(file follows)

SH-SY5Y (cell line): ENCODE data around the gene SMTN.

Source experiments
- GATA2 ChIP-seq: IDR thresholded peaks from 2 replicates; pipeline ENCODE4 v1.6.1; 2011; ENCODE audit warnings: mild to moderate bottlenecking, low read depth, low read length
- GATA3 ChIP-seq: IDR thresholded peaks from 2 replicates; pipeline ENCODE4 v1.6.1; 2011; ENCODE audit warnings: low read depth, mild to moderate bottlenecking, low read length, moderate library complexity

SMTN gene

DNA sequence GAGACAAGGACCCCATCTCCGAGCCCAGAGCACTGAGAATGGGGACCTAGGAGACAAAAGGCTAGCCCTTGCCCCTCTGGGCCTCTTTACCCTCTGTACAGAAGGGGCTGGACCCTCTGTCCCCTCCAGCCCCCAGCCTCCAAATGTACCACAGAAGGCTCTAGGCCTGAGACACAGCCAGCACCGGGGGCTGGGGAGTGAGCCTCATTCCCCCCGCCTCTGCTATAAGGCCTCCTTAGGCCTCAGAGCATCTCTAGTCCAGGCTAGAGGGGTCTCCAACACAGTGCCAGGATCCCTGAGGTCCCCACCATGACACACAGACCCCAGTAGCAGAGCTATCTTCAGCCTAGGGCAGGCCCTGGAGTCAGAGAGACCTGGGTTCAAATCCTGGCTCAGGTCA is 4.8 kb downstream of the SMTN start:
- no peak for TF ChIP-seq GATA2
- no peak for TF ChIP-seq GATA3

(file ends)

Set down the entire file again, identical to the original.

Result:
SH-SY5Y (cell line): ENCODE data around the gene SMTN.

Source experiments
- GATA2 ChIP-seq: IDR thresholded peaks from 2 replicates; pipeline ENCODE4 v1.6.1; 2011; ENCODE audit warnings: mild to moderate bottlenecking, low read depth, low read length
- GATA3 ChIP-seq: IDR thresholded peaks from 2 replicates; pipeline ENCODE4 v1.6.1; 2011; ENCODE audit warnings: low read depth, mild to moderate bottlenecking, low read length, moderate library complexity

SMTN gene

DNA sequence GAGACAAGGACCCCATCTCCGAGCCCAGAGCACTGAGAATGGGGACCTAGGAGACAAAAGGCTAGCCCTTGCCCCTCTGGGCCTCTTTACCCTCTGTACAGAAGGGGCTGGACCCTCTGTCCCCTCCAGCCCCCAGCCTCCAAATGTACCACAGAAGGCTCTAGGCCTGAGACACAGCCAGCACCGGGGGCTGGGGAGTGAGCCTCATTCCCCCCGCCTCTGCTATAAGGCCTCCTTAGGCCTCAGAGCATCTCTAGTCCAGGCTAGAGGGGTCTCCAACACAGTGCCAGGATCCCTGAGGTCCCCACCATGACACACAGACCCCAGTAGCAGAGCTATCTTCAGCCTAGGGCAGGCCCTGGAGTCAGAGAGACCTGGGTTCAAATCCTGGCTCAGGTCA is 4.8 kb downstream of the SMTN start:
- no peak for TF ChIP-seq GATA2
- no peak for TF ChIP-seq GATA3